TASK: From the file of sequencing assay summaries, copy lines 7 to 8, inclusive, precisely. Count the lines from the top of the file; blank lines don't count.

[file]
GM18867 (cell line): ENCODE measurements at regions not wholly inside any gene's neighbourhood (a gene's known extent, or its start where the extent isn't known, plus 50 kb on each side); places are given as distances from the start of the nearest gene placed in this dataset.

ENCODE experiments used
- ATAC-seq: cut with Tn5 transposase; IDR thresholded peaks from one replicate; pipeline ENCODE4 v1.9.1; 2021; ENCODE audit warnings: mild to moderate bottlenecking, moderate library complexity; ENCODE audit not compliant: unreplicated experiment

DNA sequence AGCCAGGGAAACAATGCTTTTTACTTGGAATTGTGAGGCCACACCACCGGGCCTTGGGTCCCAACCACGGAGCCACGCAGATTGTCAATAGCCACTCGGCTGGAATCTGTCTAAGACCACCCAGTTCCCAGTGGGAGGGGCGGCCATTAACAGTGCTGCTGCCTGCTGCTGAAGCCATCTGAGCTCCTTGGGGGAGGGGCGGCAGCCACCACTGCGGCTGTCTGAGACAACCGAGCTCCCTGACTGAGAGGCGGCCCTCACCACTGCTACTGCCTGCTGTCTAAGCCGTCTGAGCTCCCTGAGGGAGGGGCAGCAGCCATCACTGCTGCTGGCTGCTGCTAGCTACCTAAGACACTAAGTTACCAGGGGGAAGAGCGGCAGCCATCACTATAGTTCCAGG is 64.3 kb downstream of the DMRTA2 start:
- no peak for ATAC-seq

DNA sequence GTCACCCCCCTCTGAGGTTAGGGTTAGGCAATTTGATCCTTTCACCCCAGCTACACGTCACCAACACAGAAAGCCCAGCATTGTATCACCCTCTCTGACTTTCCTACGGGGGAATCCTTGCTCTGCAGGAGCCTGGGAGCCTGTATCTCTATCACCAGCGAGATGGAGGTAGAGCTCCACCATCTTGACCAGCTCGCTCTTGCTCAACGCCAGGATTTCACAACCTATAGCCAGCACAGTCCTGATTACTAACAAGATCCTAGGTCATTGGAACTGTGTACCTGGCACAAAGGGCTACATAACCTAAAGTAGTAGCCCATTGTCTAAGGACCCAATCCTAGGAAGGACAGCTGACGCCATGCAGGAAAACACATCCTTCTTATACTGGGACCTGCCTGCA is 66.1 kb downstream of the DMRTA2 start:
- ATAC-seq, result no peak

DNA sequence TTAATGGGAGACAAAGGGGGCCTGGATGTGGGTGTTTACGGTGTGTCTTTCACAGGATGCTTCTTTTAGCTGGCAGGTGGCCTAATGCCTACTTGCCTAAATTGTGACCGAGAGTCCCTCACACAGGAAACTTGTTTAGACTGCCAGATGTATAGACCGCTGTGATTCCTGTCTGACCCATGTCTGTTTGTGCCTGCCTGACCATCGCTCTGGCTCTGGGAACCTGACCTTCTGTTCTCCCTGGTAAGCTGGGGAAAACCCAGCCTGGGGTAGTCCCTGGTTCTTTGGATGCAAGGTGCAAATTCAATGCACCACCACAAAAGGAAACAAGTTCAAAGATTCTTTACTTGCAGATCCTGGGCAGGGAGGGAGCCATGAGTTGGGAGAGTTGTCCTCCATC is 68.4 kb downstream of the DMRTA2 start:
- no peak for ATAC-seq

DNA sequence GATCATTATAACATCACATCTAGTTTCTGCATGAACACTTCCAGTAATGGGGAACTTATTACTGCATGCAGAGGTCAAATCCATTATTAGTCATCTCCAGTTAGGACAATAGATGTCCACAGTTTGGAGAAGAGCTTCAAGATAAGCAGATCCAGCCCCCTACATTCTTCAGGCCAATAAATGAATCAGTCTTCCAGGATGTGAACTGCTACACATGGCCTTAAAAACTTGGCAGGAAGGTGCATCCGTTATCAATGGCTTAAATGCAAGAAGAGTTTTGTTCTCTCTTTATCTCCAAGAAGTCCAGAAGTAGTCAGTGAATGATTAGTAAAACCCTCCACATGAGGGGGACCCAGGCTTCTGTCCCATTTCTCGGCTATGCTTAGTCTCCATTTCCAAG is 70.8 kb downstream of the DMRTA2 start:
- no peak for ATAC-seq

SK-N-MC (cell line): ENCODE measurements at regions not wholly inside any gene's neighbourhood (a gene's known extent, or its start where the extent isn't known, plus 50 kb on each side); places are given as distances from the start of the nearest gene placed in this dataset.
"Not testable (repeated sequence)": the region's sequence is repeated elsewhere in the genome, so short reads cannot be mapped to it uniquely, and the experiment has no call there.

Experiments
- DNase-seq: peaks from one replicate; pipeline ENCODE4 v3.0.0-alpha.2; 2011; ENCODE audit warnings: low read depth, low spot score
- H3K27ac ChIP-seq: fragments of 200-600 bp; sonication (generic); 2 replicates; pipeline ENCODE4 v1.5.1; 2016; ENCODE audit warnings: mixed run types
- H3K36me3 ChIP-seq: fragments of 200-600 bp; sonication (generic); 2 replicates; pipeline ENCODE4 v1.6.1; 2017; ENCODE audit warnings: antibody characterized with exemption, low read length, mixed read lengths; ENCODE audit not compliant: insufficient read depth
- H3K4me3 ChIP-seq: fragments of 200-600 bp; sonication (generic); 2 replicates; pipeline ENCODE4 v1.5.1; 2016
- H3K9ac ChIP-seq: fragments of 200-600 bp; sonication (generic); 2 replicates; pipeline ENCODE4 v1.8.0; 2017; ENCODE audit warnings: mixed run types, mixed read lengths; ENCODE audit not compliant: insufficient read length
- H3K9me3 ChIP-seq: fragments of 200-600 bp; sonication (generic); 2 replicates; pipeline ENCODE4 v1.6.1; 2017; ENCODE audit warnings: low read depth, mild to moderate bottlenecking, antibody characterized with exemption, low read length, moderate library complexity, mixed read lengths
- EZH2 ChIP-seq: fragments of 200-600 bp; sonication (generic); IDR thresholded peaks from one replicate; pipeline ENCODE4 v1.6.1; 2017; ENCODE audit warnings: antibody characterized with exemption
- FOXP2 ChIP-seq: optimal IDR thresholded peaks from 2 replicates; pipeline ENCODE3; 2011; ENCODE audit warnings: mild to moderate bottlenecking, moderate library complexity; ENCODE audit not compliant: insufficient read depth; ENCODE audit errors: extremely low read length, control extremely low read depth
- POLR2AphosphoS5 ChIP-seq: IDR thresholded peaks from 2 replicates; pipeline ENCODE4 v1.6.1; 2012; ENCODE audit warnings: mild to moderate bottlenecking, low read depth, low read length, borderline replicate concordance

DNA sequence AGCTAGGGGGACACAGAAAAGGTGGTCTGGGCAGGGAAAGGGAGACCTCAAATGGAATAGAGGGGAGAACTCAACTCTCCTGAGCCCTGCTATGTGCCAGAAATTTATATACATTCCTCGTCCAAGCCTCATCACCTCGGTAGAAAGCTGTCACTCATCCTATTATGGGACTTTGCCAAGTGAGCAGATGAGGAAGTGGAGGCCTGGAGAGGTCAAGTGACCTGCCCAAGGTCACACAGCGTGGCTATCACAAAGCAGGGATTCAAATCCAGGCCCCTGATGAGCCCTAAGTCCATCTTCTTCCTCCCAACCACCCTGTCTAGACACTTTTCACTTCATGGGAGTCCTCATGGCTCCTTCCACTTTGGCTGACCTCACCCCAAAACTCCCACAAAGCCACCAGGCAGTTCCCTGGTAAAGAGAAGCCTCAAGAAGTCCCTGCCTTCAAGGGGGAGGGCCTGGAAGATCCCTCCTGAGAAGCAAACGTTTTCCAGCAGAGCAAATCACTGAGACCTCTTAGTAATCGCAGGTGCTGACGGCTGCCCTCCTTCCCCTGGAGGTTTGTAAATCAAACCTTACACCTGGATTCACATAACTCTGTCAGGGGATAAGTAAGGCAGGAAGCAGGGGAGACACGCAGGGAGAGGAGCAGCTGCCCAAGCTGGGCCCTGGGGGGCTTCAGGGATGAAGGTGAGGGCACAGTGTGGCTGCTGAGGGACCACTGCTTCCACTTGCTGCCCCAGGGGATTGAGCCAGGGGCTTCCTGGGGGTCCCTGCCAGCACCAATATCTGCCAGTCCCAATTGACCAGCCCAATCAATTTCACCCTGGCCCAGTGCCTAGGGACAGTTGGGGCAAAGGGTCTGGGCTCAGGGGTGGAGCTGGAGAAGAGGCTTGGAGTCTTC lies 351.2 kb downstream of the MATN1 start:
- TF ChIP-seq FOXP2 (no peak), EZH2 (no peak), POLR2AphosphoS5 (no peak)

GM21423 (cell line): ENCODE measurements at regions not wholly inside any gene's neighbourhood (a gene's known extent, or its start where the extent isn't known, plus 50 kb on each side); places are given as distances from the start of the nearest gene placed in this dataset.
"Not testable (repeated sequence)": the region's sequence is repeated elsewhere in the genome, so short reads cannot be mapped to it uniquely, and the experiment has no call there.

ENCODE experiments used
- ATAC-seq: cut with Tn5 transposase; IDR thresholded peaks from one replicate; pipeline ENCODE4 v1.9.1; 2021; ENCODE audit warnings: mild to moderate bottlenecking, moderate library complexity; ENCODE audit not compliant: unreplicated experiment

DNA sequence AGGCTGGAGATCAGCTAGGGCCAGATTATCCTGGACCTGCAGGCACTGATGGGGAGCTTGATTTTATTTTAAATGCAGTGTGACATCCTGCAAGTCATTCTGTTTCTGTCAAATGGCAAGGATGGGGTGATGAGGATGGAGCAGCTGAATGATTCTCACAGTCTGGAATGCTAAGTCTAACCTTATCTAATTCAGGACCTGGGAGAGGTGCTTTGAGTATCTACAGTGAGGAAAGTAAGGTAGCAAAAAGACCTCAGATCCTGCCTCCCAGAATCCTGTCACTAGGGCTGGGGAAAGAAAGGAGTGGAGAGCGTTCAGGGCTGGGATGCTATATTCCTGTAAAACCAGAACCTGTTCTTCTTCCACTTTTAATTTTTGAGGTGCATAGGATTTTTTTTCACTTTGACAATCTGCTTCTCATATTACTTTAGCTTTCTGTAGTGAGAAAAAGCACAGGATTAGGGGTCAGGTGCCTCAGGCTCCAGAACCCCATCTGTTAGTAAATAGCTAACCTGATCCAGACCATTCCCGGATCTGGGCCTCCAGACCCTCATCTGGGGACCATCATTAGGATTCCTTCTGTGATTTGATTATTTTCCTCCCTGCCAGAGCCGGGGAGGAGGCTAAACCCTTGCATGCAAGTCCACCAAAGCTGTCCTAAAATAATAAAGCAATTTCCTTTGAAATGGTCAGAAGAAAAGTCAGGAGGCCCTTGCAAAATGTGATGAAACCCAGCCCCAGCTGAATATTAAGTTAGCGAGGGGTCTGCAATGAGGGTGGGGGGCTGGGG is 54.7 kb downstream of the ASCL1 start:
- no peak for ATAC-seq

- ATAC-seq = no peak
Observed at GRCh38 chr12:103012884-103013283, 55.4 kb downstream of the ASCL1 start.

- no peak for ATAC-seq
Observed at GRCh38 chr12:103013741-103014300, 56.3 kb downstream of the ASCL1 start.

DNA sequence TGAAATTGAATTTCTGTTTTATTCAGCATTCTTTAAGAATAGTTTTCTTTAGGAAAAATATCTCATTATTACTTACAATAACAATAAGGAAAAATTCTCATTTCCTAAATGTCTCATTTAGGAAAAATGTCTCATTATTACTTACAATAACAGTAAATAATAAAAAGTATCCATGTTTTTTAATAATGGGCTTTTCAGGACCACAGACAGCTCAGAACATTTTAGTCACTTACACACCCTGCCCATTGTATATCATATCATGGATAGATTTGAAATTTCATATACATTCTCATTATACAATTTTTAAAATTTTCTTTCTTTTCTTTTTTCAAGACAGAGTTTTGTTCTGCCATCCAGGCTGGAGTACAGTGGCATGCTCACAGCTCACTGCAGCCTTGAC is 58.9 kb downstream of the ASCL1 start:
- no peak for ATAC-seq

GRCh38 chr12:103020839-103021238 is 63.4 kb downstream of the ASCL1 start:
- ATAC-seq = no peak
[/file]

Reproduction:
- ATAC-seq, result no peak

DNA sequence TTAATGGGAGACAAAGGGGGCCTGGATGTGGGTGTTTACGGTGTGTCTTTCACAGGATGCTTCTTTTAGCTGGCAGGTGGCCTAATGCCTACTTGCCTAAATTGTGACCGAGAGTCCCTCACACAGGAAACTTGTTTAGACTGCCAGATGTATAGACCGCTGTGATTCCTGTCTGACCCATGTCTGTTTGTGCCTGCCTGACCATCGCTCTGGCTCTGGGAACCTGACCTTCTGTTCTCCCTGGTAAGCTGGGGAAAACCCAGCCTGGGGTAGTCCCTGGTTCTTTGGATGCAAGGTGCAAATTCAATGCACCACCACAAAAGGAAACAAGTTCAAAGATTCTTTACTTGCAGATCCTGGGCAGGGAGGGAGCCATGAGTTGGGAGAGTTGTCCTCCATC is 68.4 kb downstream of the DMRTA2 start: